1. Applicable diagnosis codes, expected service codes, and expected charges associated with each listed item or service;
  1. Name, National Provider Identifiers, and Tax Identification Numbers of the co-provider or co-facility, and the State(s) and office or facility location(s) where the items or services are expected to be furnished by the co-provider or co-facility; and
  1. A disclaimer that the good faith estimate is not a contract and does not require the uninsured (or self-pay) individual to obtain the items or services from any of the co-providers or co-facilities identified in the good faith estimate.

(Id. at § 149.610(d)(1); see also 86 FR 56019). After submitting the initial estimate, the co-provider must also notify the convening provider of any changes to the good faith estimate:

  1. Co-providers and co-facilities must notify and provide new good faith estimate information to a convening provider or convening facility if the co-provider or co-facility anticipates any changes to the scope of good faith estimate information previously submitted to a convening provider or convening facility (such as anticipated changes to the expected charges, items, services, frequency, recurrences, duration, providers, or facilities).
  1. If any changes in the expected co-providers or co-facilities represented in a good faith estimate occur less than 1 business day before that the item or service is scheduled to be furnished, the replacement co-provider or co-facility must accept as its good faith estimate of expected charges the good faith estimate for the relevant items or services included in the good faith estimate for the item or service being furnished that was provided by the replaced provider or facility.

(Id. at § 149.610(b)(2)).

If the patient schedules services directly with the co-provider, the co-provider becomes a convening provider and must comply with the convening provider rules:

In the event that an uninsured (or self-pay) individual separately schedules or requests a good faith estimate from a provider or facility that would otherwise be a co-provider or co-facility, that provider or facility is considered a convening provider or convening facility for such item or service and must meet all requirements in paragraphs (b)(1) and (c)(1) of this section for issuing a good faith estimate to an uninsured (or self-pay) individual.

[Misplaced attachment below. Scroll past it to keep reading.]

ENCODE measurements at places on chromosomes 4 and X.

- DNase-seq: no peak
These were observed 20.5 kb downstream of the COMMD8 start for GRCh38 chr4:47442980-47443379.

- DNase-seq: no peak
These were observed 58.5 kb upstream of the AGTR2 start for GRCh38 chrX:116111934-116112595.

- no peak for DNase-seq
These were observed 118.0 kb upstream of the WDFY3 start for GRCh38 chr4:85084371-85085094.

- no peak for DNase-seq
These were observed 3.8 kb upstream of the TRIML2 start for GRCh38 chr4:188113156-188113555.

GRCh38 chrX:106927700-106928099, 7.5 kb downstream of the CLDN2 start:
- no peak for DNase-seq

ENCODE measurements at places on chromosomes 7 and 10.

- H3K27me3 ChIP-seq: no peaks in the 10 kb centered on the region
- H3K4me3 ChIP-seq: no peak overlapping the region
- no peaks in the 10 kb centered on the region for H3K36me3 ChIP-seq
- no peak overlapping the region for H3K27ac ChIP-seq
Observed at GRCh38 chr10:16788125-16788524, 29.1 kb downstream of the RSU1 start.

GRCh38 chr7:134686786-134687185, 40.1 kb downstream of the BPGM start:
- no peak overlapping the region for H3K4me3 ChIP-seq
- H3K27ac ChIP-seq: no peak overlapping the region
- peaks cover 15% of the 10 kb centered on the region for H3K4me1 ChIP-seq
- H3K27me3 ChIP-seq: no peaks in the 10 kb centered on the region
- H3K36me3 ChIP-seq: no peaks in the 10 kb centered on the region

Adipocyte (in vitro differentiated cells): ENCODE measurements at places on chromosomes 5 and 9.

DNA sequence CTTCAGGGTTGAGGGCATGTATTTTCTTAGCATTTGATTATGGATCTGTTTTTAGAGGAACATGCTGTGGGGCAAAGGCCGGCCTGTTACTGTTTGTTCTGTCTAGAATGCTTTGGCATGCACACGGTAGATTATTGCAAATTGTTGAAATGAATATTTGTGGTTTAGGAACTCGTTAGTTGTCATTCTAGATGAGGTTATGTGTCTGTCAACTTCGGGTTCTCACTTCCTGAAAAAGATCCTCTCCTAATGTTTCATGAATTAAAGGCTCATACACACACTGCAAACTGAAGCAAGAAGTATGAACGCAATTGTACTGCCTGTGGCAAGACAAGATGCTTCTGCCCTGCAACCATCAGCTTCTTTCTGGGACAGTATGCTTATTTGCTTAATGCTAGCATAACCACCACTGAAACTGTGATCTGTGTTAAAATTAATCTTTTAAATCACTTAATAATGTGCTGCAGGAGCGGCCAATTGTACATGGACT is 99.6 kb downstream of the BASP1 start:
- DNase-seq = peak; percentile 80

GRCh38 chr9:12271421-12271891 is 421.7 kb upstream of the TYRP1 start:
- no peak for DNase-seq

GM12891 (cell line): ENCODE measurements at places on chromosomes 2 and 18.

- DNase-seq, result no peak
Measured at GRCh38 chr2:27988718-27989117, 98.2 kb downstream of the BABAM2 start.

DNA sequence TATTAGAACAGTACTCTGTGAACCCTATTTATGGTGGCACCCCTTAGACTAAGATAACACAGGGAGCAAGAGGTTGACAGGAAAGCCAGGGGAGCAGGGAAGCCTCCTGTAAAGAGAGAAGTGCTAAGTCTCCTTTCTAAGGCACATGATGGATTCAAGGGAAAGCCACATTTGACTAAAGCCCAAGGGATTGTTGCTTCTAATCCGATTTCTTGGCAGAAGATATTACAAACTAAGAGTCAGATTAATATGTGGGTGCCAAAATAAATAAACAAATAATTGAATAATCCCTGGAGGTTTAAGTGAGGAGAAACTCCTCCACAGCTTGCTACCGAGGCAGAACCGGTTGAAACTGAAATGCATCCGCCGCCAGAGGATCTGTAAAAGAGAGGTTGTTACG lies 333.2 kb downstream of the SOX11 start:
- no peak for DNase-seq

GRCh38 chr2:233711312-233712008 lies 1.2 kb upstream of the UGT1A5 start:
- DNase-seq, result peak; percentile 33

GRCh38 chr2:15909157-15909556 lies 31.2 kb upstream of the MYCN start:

(Id. at § 149.610(b)(2)(iv)).

Enforcement. Co-providers who fail to provide the information necessary for a good faith estimate may be limited in their ability to recover reimbursement if the patient initiates the provider patient dispute resolution (PPDR) process. (45 CFR § 149.620; 86 FR 56028). Convening providers are not liable for the co-provider’s non-compliance or deficient estimates so long as the convening provider fulfills its obligations by requesting the information from the co-provider and including the information provided in its good faith estimate to the patient. (86 FR 56016 and 56022). However, aside from the PPDR process, both the convening provider and co-provider may be liable for state or federal penalties if they fail to comply with the NSBR. States have the primary responsibility for enforcing the NSBR, but if the state fails to do so, HHS may impose civil penalties of up to $10,000 per violation. (42 USC 300gg-134(a)-(b)). So far, it appears that most states and HHS have been focusing more on education and encouraging corrective action rather than imposing penalties, but that may end now that providers have been given a year to comply with NSBR requirements. In the short run, non-compliance will likely not result in significant risk to providers, but that could change at any time. Accordingly, convening and co-providers should get their NSBR ducks in a row.

Action Items. The co-provider requirements seem overly burdensome and the time limits unworkable, but those are the current rules. Unless and until the rules are changed, convening and co-providers should implement appropriate processes to ensure compliance, including the following:

  • Initially, providers should remember the limits to the NSBR good faith estimate rules. The good faith estimate requirements only apply to self-pay patients, not government beneficiaries or patients for whom claims are submitted to third-party payers. Also, the requirements for good faith estimates do not apply to walk-ins, urgent care, or emergent services that are not scheduled in advance unless the patient requests a good faith estimate in advance). (HHS, FAQs About Good Faith Estimates (4/5/22), available here). For most providers, the good faith estimate rules apply to a relatively small percentage of patients; nevertheless, providers must put in place processes to address self-pay situations when they arise.
  • If they have not done so, convening providers should take steps now to identify common co-providers and reach out to confirm that the co-providers are aware of their obligations and work together to establish a process for obtaining the information required by the NSBR.
  • Convening providers may need to review and update their standard good faith estimate templates to include the required information from co-providers. Convening providers should compare their estimate against HHS’s most recent template and other resources available here.
  • Both convening and co-providers should implement policies and train staff concerning the rules, including those concerning changes to good faith estimates.
  • Both convening and co-provides should watch for further HHS guidance and/or potential modification to the co-provider rules. Hopefully, HHS will change the rules, but do not count on it…

Additional Information. For more information concerning the NSBR requirements, see our article here.